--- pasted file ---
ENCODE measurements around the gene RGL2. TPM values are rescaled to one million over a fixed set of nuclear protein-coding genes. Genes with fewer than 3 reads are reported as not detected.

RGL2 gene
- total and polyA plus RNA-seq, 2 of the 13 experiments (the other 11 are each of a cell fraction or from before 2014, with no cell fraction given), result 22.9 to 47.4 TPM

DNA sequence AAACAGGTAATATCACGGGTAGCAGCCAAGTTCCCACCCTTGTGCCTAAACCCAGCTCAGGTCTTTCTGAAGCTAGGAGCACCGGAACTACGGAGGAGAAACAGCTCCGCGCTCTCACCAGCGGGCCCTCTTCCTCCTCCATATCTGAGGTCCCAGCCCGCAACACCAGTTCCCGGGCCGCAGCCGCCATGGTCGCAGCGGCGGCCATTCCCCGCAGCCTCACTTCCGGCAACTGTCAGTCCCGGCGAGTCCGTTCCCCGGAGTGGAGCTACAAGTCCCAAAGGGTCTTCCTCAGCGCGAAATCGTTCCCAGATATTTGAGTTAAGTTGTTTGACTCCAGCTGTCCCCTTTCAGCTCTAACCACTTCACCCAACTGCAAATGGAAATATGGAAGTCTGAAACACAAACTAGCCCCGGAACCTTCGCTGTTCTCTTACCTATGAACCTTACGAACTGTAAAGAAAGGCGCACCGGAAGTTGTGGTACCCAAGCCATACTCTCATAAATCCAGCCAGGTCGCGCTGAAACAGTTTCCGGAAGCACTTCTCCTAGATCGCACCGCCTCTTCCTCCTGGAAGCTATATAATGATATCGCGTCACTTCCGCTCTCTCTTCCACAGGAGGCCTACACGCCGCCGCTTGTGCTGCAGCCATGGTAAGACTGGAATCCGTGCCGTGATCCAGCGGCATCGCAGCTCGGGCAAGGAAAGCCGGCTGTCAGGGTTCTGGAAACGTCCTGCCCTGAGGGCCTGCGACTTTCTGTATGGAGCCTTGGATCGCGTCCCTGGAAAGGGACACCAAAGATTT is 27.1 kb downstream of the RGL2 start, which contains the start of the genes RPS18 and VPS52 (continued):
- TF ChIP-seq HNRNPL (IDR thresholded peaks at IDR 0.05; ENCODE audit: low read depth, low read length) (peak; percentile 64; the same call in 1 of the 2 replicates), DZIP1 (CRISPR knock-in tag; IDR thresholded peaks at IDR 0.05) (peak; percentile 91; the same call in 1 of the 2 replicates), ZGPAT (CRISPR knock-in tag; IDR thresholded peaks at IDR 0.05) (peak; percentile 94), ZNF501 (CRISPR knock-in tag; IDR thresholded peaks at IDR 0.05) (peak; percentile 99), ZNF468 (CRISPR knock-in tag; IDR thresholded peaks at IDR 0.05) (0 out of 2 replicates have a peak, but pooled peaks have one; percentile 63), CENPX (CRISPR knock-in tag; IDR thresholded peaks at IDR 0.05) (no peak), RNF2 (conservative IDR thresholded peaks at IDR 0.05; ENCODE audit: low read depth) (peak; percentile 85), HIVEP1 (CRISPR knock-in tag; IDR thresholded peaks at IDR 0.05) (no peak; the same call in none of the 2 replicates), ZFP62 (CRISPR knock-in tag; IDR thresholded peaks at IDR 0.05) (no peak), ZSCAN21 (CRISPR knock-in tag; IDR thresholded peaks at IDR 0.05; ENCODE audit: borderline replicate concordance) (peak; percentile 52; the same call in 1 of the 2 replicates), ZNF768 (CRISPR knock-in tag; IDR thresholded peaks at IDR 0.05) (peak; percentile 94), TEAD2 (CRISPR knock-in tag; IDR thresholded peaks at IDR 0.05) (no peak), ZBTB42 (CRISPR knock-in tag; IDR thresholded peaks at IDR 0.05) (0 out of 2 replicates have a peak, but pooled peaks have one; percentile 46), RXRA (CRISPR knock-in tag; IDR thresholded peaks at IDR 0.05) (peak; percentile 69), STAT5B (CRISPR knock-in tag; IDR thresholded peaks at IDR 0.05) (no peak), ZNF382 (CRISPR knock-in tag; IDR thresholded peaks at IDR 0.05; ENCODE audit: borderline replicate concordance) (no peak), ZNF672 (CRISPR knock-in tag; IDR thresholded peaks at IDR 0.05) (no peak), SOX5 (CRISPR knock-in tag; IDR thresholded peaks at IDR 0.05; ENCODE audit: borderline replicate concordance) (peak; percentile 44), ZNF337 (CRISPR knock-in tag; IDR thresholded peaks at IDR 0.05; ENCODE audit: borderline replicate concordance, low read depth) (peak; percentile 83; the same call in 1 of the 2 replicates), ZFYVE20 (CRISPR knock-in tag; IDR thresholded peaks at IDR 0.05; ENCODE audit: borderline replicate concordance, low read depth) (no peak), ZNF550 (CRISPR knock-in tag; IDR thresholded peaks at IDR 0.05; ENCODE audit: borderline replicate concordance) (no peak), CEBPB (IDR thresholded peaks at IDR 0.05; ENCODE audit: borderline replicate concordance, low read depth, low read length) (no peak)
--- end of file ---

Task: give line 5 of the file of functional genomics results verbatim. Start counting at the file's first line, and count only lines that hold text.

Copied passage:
- TF ChIP-seq HNRNPL (IDR thresholded peaks at IDR 0.05; ENCODE audit: low read depth, low read length) (peak; percentile 64; the same call in 1 of the 2 replicates), DZIP1 (CRISPR knock-in tag; IDR thresholded peaks at IDR 0.05) (peak; percentile 91; the same call in 1 of the 2 replicates), ZGPAT (CRISPR knock-in tag; IDR thresholded peaks at IDR 0.05) (peak; percentile 94), ZNF501 (CRISPR knock-in tag; IDR thresholded peaks at IDR 0.05) (peak; percentile 99), ZNF468 (CRISPR knock-in tag; IDR thresholded peaks at IDR 0.05) (0 out of 2 replicates have a peak, but pooled peaks have one; percentile 63), CENPX (CRISPR knock-in tag; IDR thresholded peaks at IDR 0.05) (no peak), RNF2 (conservative IDR thresholded peaks at IDR 0.05; ENCODE audit: low read depth) (peak; percentile 85), HIVEP1 (CRISPR knock-in tag; IDR thresholded peaks at IDR 0.05) (no peak; the same call in none of the 2 replicates), ZFP62 (CRISPR knock-in tag; IDR thresholded peaks at IDR 0.05) (no peak), ZSCAN21 (CRISPR knock-in tag; IDR thresholded peaks at IDR 0.05; ENCODE audit: borderline replicate concordance) (peak; percentile 52; the same call in 1 of the 2 replicates), ZNF768 (CRISPR knock-in tag; IDR thresholded peaks at IDR 0.05) (peak; percentile 94), TEAD2 (CRISPR knock-in tag; IDR thresholded peaks at IDR 0.05) (no peak), ZBTB42 (CRISPR knock-in tag; IDR thresholded peaks at IDR 0.05) (0 out of 2 replicates have a peak, but pooled peaks have one; percentile 46), RXRA (CRISPR knock-in tag; IDR thresholded peaks at IDR 0.05) (peak; percentile 69), STAT5B (CRISPR knock-in tag; IDR thresholded peaks at IDR 0.05) (no peak), ZNF382 (CRISPR knock-in tag; IDR thresholded peaks at IDR 0.05; ENCODE audit: borderline replicate concordance) (no peak), ZNF672 (CRISPR knock-in tag; IDR thresholded peaks at IDR 0.05) (no peak), SOX5 (CRISPR knock-in tag; IDR thresholded peaks at IDR 0.05; ENCODE audit: borderline replicate concordance) (peak; percentile 44), ZNF337 (CRISPR knock-in tag; IDR thresholded peaks at IDR 0.05; ENCODE audit: borderline replicate concordance, low read depth) (peak; percentile 83; the same call in 1 of the 2 replicates), ZFYVE20 (CRISPR knock-in tag; IDR thresholded peaks at IDR 0.05; ENCODE audit: borderline replicate concordance, low read depth) (no peak), ZNF550 (CRISPR knock-in tag; IDR thresholded peaks at IDR 0.05; ENCODE audit: borderline replicate concordance) (no peak), CEBPB (IDR thresholded peaks at IDR 0.05; ENCODE audit: borderline replicate concordance, low read depth, low read length) (no peak)